Our patient had very non-specific symptoms and signs at the start, but as these persisted an X ray was performed which showed a mediastinal mass. Differential diagnoses included thymoma, non-Hodgkin’s lymphoma, Hodgkin’s lymphoma, teratoma, benign tumour. A concern was superior vena caval obstruction so further investigations were performed urgently. CT confirmed an anterior mediastinal mass and demonstrated some compression of the SVC. A tissue biopsy was performed and steroids were started pending the results. We wanted to avoid the use of steroids if at all possible prior to biopsy as this may shrink the tumour, rendering the interpretation difficult. The histology confirmed primary mediastinal B cell lymphoma.
Primary mediastinal B cell lymphoma
This is a rare subtype of non-Hodgkin’s lymphoma. Comprising approximately 2% NHL and 5% diffuse large B cell lymphoma. It is classified as a type of DLBCL but shares certain genetic abnormalities which make it similar to Hodgkin’s lymphoma. It is thymic in origin. It is often bulky at presentation and can cause pleural and pericardial effusion as well as SVCO. It is more unusual for it to be extranodal. Mutations in the B cell lymphoma 6 gene are common. It commonly presents in the second, third and fourth decade and is more common in women.
The outlook for patients with PMBCL is good, with most patients achieving a complete and lasting remission. However for those that don’t achieve complete remission, the outlook is very poor. Because of the rarity of PMBCL treatment is non-standardised and good quality trials are difficult to perform. A number of regimes are available:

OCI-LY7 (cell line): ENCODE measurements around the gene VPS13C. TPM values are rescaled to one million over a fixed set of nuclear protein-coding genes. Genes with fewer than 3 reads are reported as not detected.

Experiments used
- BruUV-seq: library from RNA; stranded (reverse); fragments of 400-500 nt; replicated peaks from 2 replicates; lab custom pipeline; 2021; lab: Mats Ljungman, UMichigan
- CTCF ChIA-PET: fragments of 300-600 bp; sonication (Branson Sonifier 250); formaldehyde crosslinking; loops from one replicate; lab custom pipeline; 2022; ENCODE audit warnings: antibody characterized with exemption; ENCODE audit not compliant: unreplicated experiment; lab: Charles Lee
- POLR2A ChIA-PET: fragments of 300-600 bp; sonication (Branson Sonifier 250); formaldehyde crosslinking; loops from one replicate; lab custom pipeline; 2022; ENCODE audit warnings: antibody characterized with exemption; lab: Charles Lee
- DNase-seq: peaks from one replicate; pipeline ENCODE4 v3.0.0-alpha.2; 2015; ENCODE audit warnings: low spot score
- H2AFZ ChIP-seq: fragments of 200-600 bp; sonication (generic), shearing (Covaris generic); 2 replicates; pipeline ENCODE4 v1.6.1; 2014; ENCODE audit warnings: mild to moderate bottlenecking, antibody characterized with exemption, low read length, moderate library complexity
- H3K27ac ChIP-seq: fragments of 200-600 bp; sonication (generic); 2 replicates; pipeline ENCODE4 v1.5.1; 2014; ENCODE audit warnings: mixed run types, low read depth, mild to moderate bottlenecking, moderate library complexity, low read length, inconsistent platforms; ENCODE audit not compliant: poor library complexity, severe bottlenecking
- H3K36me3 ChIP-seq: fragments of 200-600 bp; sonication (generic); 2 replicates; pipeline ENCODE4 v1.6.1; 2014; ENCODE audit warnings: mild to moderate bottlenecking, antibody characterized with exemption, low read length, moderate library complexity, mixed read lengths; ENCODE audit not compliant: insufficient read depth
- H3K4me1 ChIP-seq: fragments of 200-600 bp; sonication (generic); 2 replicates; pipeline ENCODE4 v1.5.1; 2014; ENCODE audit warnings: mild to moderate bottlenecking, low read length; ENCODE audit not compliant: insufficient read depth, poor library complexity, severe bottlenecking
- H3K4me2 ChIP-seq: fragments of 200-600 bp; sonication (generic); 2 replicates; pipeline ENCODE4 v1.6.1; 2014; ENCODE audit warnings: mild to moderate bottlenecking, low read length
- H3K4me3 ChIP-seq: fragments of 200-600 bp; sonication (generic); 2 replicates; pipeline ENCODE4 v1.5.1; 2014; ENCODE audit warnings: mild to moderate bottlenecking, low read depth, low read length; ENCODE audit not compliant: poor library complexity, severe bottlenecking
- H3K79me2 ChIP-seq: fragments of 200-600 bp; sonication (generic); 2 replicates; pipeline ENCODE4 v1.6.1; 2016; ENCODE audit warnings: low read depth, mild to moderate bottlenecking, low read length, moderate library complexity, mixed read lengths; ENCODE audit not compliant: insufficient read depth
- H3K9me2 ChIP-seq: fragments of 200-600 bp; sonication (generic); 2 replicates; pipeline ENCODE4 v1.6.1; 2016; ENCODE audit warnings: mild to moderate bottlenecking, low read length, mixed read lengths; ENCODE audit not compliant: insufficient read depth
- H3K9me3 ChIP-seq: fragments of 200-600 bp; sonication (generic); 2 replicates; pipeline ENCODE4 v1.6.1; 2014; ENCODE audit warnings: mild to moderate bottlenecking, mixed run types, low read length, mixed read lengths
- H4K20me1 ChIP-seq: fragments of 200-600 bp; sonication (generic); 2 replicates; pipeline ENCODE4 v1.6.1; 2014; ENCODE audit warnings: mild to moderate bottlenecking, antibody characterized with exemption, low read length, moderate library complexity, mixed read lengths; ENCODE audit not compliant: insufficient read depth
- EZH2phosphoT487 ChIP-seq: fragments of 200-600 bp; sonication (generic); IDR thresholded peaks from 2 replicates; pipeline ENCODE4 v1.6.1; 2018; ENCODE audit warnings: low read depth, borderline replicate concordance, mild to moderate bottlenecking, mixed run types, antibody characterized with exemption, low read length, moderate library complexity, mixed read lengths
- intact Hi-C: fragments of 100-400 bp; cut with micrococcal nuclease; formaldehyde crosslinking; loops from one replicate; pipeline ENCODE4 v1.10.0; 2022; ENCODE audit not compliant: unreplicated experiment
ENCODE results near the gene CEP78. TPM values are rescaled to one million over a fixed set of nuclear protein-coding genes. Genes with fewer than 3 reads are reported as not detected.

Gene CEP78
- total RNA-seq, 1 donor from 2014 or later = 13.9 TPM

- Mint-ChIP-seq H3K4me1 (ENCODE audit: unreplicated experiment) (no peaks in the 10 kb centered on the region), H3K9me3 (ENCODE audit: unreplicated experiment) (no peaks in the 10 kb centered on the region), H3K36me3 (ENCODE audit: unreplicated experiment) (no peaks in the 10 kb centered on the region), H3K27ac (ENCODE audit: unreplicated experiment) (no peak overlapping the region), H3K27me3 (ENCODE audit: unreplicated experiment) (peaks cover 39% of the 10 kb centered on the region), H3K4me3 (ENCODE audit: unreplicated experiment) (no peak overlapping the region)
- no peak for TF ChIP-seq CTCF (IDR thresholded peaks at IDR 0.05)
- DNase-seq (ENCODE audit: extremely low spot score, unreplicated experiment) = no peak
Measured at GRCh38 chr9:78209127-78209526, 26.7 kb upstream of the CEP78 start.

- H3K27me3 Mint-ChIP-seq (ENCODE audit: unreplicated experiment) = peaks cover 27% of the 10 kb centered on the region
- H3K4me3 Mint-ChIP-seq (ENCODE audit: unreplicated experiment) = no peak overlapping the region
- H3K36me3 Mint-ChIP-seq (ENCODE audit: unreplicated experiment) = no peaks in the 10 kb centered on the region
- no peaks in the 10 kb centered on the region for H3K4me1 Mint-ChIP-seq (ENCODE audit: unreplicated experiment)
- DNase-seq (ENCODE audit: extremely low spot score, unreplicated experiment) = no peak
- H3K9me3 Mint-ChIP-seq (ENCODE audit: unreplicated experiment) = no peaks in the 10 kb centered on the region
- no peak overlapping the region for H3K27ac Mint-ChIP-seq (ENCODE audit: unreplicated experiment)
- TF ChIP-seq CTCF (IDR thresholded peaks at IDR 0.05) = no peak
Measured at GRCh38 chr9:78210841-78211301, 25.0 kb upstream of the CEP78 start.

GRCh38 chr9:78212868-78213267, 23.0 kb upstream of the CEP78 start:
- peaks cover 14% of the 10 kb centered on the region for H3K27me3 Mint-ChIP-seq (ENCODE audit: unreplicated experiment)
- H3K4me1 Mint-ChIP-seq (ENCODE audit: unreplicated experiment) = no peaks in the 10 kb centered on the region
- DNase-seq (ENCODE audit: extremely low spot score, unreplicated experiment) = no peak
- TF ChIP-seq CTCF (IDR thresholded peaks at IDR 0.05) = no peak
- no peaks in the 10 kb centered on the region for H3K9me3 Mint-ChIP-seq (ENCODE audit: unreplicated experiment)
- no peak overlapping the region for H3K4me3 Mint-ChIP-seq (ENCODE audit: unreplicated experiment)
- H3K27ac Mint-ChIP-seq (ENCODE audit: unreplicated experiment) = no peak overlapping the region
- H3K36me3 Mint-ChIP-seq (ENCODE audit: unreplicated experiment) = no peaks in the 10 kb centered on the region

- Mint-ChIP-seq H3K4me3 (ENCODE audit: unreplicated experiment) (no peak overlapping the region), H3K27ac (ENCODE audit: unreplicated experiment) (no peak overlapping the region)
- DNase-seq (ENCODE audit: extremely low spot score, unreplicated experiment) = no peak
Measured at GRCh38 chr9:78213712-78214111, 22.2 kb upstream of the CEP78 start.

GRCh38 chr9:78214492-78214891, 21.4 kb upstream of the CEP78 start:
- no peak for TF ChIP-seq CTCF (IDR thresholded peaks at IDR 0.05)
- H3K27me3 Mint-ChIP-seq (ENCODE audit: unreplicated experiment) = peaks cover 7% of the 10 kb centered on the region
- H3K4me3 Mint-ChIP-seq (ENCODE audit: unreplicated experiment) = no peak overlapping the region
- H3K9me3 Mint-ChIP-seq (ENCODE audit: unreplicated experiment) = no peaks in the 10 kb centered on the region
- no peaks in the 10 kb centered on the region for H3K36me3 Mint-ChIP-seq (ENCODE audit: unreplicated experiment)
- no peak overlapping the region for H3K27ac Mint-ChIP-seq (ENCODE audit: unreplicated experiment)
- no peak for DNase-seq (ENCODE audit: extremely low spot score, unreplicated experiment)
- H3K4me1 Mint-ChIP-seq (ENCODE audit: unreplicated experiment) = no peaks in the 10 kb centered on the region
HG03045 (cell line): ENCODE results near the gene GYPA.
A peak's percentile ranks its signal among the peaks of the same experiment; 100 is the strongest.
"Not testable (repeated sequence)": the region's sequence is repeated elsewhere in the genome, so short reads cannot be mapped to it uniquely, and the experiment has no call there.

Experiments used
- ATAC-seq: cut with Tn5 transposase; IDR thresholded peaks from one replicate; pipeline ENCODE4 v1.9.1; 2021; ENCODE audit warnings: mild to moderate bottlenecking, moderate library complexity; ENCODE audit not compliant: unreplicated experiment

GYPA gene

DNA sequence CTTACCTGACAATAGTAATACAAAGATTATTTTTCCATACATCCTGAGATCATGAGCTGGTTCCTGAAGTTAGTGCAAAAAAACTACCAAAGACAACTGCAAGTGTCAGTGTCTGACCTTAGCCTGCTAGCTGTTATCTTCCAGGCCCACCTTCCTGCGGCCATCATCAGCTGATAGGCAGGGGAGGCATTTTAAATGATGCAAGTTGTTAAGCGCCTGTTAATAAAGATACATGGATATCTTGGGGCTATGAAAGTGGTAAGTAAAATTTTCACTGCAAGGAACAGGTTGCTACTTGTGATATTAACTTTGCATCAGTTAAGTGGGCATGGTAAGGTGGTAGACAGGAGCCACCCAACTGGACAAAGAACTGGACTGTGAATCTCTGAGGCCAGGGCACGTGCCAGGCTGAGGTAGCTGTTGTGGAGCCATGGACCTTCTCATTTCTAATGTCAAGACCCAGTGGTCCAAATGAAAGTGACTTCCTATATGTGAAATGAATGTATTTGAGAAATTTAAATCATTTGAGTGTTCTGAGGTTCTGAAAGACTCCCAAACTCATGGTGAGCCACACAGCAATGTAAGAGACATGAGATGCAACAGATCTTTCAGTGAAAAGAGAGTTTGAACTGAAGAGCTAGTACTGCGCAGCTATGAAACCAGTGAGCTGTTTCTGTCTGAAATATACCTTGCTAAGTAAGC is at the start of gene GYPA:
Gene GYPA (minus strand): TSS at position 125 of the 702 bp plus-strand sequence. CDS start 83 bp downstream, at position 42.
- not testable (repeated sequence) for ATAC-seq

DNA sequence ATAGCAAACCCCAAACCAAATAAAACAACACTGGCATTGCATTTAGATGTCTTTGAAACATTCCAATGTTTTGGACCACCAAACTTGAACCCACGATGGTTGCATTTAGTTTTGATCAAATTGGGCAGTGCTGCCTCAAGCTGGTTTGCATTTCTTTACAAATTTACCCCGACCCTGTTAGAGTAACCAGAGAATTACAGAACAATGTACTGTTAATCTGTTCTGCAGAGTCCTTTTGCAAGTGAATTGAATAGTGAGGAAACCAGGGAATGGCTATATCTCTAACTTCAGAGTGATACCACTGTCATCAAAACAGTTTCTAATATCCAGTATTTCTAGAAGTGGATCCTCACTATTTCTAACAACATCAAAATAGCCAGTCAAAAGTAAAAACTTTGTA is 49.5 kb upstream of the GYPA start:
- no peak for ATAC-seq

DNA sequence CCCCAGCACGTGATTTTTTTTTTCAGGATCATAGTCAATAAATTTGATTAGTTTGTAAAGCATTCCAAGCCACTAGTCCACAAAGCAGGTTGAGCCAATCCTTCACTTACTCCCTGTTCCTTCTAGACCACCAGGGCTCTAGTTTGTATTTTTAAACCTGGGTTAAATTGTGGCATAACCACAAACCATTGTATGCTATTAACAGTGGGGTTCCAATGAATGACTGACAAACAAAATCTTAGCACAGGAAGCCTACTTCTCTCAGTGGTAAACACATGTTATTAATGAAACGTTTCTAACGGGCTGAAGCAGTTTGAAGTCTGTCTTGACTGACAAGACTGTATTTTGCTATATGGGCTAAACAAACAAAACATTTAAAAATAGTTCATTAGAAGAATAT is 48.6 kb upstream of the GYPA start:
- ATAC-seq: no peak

- R-CHOP (Rituximab, cyclophosphamide, doxorubicin, vincristine, prednisolone)
- R-MACOP-B (Rituximab/methotrexate/doxorubicin/cyclophosphamide/vincristine/ prednisone/bleomycin)
- DA-EPOCH-R ( dose adjusted: etoposide, prednisolone, vincristine, cyclophosphamide, doxorubicin, rituximab)
These regimes are combination chemotherapy and rituximab regimes. There has been no randomised controlled trials into these different regimes. Sometimes groups will combine with consolidation radiotherapy and/or autologous haematopoietic stem cell transplantation. A recent trial advocates the use of DA-EPOCH-R without radiotherapy. Where possible patients showed be entered into clinical trials. The treatment of relapsed disease is suboptimal. PET scans may help to see who should receive further consolidation therapy.